Lord Mackie of Benshie: My Lords, from these Benches there is unalloyed joy that this Bill is now coming on to the statute book. My record in this is that since 1950--the first election in which I took part--I have been advocating a Scottish parliament for Scottish affairs within and co-operating with the United Kingdom. The grandfather of my noble friend Lord Thurso was advocating a Scottish parliament back in the 1920s and the 1930s. Indeed, it has been part of Liberal policy. The Labour Party advocated a Scottish parliament, but dropped it for a while. However, they came back to the fold. The joy of someone returned is very great, whether or not they bring with them a fatted calf.

The Minister referred to my noble friend Lord Steel of Aikwood and his part in this. But he and the noble Baroness laboured for years in the constitutional assembly to produce the framework we followed in this Bill. I have heard people express fears, and exaggerated fears, that it will all lead to a rush of independence; that we will all split apart and so forth. But the Scots people are far too sensible. I find that many people who would never dream of standing for Westminster--people of quality and position--want to stand for a Scottish parliament. They want to do so because it is part of their background and they feel that they can do some good there. That is what devolution of power does.

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This is a sensible Bill. It has been improved even by the doubting Thomases. In fact, the doubting Thomases--the noble Lord, Lord Mackay of Ardbrecknish, and the noble and learned Lord, Lord Mackay of Drumadoon--contributed greatly to the good sense at the end and occasionally greatly to my boredom; but taken on the whole, they have done admirable work in spite of their opposition at the start to the whole concept.

I have enjoyed all the debates. They probed properly. The Government rightly and properly gave way on certain matters, notably to the lawyers, whom I think for once were talking sense. The Bill has been greatly improved by many interventions from a whole lot of people. I am extremely happy with it. We on these Benches are happy with it. We know that there may be troubles and difficulties ahead, but good will come from this Bill.

Lord Forbes: My Lords, I confess that I have never been enthusiastic about devolution for Scotland for the simple reason that it will probably lead to friction between Westminster and Edinburgh. The last thing that we want is conflict between England and Scotland. However, we are about to get devolution and I wish it well. I hope that it will work. If it does not work, if it leads to separation, the Government will never be forgiven because our strength is in the United Kingdom. Never must that unity be broken.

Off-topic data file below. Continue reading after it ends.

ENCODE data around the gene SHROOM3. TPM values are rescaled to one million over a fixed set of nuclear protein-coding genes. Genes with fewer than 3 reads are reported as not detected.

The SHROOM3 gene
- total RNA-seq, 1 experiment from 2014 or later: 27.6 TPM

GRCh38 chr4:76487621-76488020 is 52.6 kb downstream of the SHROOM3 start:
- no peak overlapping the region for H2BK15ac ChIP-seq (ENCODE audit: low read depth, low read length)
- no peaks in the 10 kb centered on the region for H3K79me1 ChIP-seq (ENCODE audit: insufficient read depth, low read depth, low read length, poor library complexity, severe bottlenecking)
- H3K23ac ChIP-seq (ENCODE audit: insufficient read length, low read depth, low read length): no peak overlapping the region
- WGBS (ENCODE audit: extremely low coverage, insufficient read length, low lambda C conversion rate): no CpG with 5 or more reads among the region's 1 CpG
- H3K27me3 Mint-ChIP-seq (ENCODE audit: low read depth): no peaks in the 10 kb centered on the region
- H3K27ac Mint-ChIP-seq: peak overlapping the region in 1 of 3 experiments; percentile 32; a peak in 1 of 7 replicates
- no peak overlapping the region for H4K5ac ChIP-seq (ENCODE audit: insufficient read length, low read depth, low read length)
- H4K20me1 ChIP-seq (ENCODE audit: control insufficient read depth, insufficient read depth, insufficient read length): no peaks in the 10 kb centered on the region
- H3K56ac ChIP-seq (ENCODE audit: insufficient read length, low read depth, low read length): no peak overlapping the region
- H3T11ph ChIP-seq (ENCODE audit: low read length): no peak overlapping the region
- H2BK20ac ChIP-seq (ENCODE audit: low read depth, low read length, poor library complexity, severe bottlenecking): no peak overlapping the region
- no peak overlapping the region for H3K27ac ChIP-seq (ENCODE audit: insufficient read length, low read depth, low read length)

Baroness Carnegy of Lour: My Lords, although noble Lords sitting around me on the Back Benches do not want to say anything, perhaps I may say a brief word.

The noble Lord, Lord Thomson of Monifieth, who is not in his place today, commented on several occasions that he was surprised that Scottish Peers on the Conservative Benches, although fearful that the Bill might well turn out to have problems for Scotland within the United Kingdom, have in fact sought to strengthen rather than weaken it. I do not think that the noble Lord should have been surprised. We have, indeed, tried to strengthen the Bill.

We have spent many hours concentrating on the arguments, joining in and assisting. We have all tried to amend the Bill so that it will work better and more smoothly; so that the considerable potential for conflict between Holyrood and Westminster will be reduced and so that the new arrangements will work as smoothly as possible. I think we have succeeded, but I believe there are considerable areas with which the Scottish National Party at any rate will make great play and may make great trouble. What Scotland needs now is a Bill that works well and to the satisfaction of the people of Scotland so that they are not easily persuaded that they want to leave the United Kingdom. We have tried to achieve that.

From these Back Benches, I must particularly thank and congratulate, first and foremost, the members of my own Front Bench: my noble friend Lord Mackay of Ardbrecknish, my noble and learned friend Lord Mackay of Drumadoon and particularly my noble and learned friend Lord Fraser of Carmyllie. They have done

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a great deal of work in preparing and speaking to amendments. I believe that from time to time they have been sorely tried, but they have never lost their cool or sense of humour. We all admire that.

The noble Lord, Lord Sewel, the noble and learned Lord, Lord Hardie, and the noble Baroness, Lady Ramsay of Cartvale, have kept their cool too and we admire that also. It must have been very trying. They had instructions to change mighty little. I am not sure whether they always agreed with their political masters down the corridor. If they did not, it must have been even more difficult. Again, we admire that. They have persuaded the Government to make a number of changes that improve the Bill. However, there are still many controversial areas which may give trouble in the future. I thank them for their courtesy and patience to us all. Some of us are not as good at this as others. Those of us who are still very amateurish after many years in this House--I include myself--appreciate their patience.

It is now for the people of Scotland to accept this Bill and to do what they will with it. I, for one, hope that they will make a great success of it. I shall not play a part in trying to do anything to obstruct that. I am grateful to have taken part in the passage of the Bill. I feel that we have been taking part in an historic occasion.